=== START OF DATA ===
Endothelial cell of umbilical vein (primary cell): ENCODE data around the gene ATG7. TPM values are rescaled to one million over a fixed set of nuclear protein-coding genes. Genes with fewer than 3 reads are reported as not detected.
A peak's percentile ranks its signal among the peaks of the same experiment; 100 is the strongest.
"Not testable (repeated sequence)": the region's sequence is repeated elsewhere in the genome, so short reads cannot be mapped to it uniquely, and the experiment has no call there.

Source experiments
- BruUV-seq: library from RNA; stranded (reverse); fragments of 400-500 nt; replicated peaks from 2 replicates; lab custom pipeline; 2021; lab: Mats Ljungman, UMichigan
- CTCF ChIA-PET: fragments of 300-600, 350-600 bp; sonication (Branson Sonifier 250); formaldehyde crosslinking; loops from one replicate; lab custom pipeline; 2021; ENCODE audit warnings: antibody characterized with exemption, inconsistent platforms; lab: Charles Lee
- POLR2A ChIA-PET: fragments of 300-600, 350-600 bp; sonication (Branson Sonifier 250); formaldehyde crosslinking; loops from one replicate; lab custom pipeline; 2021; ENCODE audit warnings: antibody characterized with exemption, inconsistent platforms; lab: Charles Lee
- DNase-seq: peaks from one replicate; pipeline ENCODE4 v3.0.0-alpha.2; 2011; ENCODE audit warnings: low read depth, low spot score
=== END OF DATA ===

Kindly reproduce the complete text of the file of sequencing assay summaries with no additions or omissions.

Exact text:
Endothelial cell of umbilical vein (primary cell): ENCODE data around the gene ATG7. TPM values are rescaled to one million over a fixed set of nuclear protein-coding genes. Genes with fewer than 3 reads are reported as not detected.
A peak's percentile ranks its signal among the peaks of the same experiment; 100 is the strongest.
"Not testable (repeated sequence)": the region's sequence is repeated elsewhere in the genome, so short reads cannot be mapped to it uniquely, and the experiment has no call there.

Source experiments
- BruUV-seq: library from RNA; stranded (reverse); fragments of 400-500 nt; replicated peaks from 2 replicates; lab custom pipeline; 2021; lab: Mats Ljungman, UMichigan
- CTCF ChIA-PET: fragments of 300-600, 350-600 bp; sonication (Branson Sonifier 250); formaldehyde crosslinking; loops from one replicate; lab custom pipeline; 2021; ENCODE audit warnings: antibody characterized with exemption, inconsistent platforms; lab: Charles Lee
- POLR2A ChIA-PET: fragments of 300-600, 350-600 bp; sonication (Branson Sonifier 250); formaldehyde crosslinking; loops from one replicate; lab custom pipeline; 2021; ENCODE audit warnings: antibody characterized with exemption, inconsistent platforms; lab: Charles Lee
- DNase-seq: peaks from one replicate; pipeline ENCODE4 v3.0.0-alpha.2; 2011; ENCODE audit warnings: low read depth, low spot score